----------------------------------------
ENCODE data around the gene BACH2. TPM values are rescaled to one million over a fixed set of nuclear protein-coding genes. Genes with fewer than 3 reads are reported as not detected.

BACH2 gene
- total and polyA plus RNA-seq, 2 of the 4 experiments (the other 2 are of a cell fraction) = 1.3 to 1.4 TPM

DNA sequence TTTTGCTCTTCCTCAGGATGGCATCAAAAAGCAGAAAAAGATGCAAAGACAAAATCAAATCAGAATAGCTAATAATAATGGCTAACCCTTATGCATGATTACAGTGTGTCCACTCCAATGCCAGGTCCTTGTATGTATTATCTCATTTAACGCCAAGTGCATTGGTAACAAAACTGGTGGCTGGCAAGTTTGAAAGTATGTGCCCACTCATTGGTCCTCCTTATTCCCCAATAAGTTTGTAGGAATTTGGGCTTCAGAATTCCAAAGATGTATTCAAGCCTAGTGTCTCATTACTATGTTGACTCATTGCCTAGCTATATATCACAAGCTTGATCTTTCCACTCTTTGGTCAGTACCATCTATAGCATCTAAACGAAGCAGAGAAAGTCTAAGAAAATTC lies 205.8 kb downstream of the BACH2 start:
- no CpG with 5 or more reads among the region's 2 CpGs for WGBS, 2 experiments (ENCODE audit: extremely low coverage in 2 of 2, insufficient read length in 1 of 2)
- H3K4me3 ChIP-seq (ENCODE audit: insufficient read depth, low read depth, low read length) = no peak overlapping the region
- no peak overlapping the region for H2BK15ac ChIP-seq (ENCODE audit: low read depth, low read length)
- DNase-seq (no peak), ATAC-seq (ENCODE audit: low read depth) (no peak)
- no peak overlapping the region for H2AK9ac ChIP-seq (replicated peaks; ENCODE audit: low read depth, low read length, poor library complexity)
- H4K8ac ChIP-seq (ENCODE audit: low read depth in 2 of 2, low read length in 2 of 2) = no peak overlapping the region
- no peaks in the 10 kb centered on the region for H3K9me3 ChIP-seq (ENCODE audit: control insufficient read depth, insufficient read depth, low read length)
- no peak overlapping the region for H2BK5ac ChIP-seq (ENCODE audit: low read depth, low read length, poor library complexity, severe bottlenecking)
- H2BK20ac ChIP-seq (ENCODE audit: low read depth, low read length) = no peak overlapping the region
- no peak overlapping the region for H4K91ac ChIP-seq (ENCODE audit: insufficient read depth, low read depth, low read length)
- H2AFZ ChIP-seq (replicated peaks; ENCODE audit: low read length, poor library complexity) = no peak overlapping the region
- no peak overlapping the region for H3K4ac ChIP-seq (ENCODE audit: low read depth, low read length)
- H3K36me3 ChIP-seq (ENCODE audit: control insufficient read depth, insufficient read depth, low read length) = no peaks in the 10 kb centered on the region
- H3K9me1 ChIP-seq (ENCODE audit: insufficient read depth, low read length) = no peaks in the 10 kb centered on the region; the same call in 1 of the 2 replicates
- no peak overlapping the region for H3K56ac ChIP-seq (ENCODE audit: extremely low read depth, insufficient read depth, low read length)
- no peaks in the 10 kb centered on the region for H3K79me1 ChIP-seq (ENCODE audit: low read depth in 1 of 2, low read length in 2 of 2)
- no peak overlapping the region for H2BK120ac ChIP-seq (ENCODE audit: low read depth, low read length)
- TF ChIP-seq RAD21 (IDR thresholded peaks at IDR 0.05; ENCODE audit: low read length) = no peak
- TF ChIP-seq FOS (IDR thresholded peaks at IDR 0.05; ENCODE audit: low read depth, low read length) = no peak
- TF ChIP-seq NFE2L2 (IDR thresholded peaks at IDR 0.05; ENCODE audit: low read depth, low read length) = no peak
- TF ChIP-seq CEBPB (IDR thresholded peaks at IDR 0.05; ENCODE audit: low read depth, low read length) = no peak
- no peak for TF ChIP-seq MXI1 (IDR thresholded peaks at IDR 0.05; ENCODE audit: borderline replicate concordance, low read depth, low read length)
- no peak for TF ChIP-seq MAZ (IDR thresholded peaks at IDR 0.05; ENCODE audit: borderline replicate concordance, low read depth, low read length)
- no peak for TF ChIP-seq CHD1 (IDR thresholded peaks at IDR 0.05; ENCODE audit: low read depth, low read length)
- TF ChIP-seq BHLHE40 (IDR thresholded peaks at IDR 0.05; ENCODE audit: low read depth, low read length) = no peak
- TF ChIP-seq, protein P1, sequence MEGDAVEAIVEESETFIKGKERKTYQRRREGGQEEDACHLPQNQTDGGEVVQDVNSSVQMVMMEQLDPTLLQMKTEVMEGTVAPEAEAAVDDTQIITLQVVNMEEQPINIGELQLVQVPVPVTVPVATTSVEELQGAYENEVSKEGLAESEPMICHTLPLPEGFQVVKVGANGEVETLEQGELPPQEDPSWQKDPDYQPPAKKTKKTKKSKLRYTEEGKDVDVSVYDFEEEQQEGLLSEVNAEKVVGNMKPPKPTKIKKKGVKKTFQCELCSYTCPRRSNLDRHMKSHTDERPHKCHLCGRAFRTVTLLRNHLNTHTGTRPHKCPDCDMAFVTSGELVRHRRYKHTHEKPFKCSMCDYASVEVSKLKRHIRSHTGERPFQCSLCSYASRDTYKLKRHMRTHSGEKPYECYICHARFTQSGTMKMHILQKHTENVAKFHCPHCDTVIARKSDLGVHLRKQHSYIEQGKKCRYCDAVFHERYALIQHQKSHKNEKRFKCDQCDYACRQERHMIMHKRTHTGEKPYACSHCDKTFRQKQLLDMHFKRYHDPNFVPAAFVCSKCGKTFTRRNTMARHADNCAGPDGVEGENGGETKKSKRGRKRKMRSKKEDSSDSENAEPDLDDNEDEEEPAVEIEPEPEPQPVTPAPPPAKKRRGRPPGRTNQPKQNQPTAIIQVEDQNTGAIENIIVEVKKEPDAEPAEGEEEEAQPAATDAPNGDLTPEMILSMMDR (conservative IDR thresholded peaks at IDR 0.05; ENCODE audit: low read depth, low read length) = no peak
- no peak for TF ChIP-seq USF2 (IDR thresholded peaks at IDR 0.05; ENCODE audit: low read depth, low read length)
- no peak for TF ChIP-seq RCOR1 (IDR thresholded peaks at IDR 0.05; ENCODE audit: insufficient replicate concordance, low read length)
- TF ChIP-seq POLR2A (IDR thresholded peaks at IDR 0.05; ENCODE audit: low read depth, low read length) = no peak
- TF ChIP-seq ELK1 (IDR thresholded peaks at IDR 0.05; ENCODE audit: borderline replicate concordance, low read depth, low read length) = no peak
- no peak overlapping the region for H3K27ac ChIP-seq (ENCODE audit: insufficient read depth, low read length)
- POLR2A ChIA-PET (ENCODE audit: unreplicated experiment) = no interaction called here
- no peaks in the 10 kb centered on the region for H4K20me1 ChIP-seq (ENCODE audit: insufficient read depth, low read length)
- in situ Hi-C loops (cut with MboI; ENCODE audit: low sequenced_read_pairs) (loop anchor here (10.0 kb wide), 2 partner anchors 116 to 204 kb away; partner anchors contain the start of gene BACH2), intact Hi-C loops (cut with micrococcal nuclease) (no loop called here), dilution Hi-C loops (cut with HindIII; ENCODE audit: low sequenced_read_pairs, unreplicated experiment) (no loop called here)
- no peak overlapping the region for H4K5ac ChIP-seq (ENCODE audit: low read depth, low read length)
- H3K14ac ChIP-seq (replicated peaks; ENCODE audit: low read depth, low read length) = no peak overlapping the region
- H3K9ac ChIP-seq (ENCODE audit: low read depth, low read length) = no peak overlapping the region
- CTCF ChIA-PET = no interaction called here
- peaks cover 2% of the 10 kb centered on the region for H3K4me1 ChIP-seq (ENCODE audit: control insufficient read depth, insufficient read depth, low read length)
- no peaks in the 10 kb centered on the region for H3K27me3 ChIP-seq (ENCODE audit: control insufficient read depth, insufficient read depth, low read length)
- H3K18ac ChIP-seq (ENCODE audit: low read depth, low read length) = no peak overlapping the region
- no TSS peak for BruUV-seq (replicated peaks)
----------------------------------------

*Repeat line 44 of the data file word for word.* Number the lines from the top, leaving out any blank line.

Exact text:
- no peaks in the 10 kb centered on the region for H3K27me3 ChIP-seq (ENCODE audit: control insufficient read depth, insufficient read depth, low read length)